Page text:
FIIs and their impact on Indian Stock market

It is influence of the FIIs which changed the face of the Indian stock markets. Screen based trading and depository are realities today largely because of FIIs. Equity research was something unheard of in the Indian market a decade ago. It was FII which based the pressure on the rupee from the balance of payments position and lowered the cost of capital to Indian business. It is due to the FIIs that a concept like corporate governance is being increasingly adopted by Indian companies; this is benefiting domestic investors also. FIIs are the trendsetters in any market. They were the first ones to identify the potential of Indian technology stocks. When the rest of the investors invested in these scrips, they exited the scrips and booked profits. Before the arrival of FIIs, the activity in stocks used to be evenly attributed with little differences between volumes in specified and cash groups. However since FIIs concentrate on the top 200 companies against the 6,000 listed companies on BSE, the stock trading activity has concentrated to these liquid scrips making them less liquid scrips totally illiquid. Thus, FIIs have become the driving force behind the movements of the stock indices on the Indian stock markets.

Rolling settlement was introduced at the insistence of FIIs as they were uncomfortable with the badla system. The major beneficiaries of the rolling settlement system are FIIs as short settlement cycles offer them quick exit from the market.

With their massive financial muscle FIIs have almost replaced conventional market of the Indian bourse. Today financial institutions and mutual funds including UTI can do little to help the stock markets at a time of crisis. Even UTI, which used to be counter force for FIIs has ceased to play that role in the Indian stock markets.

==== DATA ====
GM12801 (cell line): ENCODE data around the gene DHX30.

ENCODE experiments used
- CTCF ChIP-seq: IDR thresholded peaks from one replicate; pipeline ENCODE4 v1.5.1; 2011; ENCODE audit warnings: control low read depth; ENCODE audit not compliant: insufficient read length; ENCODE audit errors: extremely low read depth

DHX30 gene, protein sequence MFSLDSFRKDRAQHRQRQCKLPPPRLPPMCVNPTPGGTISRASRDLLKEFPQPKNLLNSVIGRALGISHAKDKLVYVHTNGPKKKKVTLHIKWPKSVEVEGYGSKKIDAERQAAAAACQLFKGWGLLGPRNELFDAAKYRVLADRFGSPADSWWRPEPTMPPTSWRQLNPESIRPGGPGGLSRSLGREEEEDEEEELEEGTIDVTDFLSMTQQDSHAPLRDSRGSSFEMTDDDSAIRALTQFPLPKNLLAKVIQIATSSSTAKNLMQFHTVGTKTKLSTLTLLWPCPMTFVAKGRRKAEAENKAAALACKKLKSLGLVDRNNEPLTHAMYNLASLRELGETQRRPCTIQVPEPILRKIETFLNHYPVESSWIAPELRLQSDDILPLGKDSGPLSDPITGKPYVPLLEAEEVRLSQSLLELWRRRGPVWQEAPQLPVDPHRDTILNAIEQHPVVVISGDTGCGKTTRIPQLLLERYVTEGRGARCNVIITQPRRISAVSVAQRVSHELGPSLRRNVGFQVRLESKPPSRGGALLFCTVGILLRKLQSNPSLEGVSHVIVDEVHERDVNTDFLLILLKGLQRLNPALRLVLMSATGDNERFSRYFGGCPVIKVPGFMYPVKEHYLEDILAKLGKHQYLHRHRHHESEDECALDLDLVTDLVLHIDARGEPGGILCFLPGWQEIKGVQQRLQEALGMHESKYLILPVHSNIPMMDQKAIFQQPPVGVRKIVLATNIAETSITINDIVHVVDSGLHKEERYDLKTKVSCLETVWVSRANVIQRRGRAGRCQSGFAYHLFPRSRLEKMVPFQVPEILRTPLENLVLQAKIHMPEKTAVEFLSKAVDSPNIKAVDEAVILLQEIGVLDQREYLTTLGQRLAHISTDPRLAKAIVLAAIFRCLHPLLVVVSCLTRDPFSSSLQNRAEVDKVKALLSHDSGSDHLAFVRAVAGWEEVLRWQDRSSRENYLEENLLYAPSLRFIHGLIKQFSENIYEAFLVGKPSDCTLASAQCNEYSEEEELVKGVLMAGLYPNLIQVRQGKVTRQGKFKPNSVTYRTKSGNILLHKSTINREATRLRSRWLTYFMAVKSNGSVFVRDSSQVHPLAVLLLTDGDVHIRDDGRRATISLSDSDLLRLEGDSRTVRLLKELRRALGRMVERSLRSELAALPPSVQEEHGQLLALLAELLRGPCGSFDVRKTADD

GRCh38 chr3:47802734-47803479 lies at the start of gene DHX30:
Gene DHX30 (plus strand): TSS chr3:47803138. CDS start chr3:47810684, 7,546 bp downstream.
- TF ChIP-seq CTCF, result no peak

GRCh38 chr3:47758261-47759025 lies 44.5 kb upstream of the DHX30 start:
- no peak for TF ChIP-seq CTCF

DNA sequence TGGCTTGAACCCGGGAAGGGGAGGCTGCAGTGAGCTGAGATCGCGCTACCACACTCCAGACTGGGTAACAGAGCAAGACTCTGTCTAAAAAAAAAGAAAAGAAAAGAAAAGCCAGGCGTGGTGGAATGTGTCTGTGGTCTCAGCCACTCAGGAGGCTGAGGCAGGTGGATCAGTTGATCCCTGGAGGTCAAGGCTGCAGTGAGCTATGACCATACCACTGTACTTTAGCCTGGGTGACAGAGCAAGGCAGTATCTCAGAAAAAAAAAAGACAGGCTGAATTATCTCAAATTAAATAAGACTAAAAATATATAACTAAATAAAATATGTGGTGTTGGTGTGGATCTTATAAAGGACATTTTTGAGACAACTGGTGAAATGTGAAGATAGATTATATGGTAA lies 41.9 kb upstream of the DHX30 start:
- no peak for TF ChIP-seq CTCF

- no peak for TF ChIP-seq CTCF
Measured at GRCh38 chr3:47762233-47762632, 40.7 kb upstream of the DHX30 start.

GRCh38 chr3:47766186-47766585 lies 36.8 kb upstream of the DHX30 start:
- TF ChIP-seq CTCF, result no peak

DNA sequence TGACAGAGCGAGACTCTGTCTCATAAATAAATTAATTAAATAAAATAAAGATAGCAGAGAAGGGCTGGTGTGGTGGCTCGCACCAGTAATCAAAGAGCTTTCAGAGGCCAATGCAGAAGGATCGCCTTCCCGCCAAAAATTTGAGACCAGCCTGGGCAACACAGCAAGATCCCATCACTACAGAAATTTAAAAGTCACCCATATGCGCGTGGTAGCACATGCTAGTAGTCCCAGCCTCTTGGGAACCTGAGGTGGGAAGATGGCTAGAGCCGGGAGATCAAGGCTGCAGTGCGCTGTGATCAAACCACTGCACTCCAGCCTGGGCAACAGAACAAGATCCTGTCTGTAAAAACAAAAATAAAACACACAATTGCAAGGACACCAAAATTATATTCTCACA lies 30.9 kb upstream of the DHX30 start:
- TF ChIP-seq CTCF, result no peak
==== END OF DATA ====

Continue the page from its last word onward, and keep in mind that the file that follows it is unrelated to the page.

It is expected that with the adoption of international practices such as rolling settlement and derivatives FII participation will increase and more money will flow into the Indian capital market.

Depositories:

The increase in the volume of activity on stock exchanges with the advent of on screen trading coupled with operational inefficiencies of the former settlement and clearing system led to the emergence of a new system called the depository System. SEBI mandated compulsory adding and settlement of select securities in dematerialized form. All securities are held, traded and settled in demat form. Two depositories have come into existence – NSDL and CSDL. Demat settlements have eliminated bad deliveries and other related problems associated with physical.

Buy Back of shares:

Buy back of shares means that a company purchases or buys back its own shares, which it had issued previously to the shareholders. The company has the option to either cancel them or hold them as treasury – frozen stock. The differences, though technical is significant. For example a company buys back one crore equity shares of the face value of Rs 10 at Rs 100 each. If the shares are cancelled the equity base of the company will be reduced by Rs10 crore, while the reserves will be depleted by Rs 90 crore. If the repurchased shares are held as treasury stock, the shares will not be extinguish, but will be held neither as an investments nor as equity. They can be revived by reissuing them at a later date or for employee option.

A company may be motivated to buy back its own shares for any of the following reasons:

1. A company with surplus cash to invest and buy may consider it to be a worthwhile invest proposition as it carries minimum risk compared with other avenues of investment such as investment in new projects, development of new products, acquisitions and takeovers/
2. For a company facing a threat of hostile takeover share buy back would help its promoters to increase their proportional share holding in the company.
3. A company may think of altering its capital structure if its equity is disproportionately large. Buy back may help the company to achieve a target capital structure.
4. A panic driven fall in share prices can be arrested through buy back of shares.
5. A company intending to improve market quotes of its scrips may choose buy back rather than pay higher dividends as buy back signals management confidence. Moreover, buy back provides an exit route to investors in case of illiquid scrips.